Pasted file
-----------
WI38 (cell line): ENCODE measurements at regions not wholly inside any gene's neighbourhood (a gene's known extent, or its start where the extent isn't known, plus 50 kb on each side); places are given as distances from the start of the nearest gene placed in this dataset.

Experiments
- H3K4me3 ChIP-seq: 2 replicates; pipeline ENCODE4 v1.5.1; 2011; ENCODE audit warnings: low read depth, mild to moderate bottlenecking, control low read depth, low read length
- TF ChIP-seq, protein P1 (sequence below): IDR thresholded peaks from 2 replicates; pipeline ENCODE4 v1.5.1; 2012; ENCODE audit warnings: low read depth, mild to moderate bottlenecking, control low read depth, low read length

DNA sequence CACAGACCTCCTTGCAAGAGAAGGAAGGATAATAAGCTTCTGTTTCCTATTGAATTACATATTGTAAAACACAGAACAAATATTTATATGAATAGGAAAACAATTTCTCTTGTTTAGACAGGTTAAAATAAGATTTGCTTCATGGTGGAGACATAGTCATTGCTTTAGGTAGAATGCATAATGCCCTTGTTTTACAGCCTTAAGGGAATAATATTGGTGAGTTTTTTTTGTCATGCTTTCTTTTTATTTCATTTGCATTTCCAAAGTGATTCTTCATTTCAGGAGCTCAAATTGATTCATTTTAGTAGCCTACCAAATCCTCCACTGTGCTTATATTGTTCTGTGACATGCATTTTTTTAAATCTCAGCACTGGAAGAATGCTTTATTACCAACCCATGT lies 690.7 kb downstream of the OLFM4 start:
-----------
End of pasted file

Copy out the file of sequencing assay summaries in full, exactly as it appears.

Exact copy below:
WI38 (cell line): ENCODE measurements at regions not wholly inside any gene's neighbourhood (a gene's known extent, or its start where the extent isn't known, plus 50 kb on each side); places are given as distances from the start of the nearest gene placed in this dataset.

Experiments
- H3K4me3 ChIP-seq: 2 replicates; pipeline ENCODE4 v1.5.1; 2011; ENCODE audit warnings: low read depth, mild to moderate bottlenecking, control low read depth, low read length
- TF ChIP-seq, protein P1 (sequence below): IDR thresholded peaks from 2 replicates; pipeline ENCODE4 v1.5.1; 2012; ENCODE audit warnings: low read depth, mild to moderate bottlenecking, control low read depth, low read length

DNA sequence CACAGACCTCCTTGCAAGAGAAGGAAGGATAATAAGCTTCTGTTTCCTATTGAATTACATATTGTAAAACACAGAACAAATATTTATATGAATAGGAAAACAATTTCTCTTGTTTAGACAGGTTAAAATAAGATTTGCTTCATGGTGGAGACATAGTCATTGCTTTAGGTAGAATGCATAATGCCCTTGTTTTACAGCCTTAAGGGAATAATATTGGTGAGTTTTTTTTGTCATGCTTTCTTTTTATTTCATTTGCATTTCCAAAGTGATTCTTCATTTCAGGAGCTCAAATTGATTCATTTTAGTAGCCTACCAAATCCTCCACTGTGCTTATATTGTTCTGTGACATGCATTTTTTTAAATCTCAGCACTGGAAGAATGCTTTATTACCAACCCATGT lies 690.7 kb downstream of the OLFM4 start: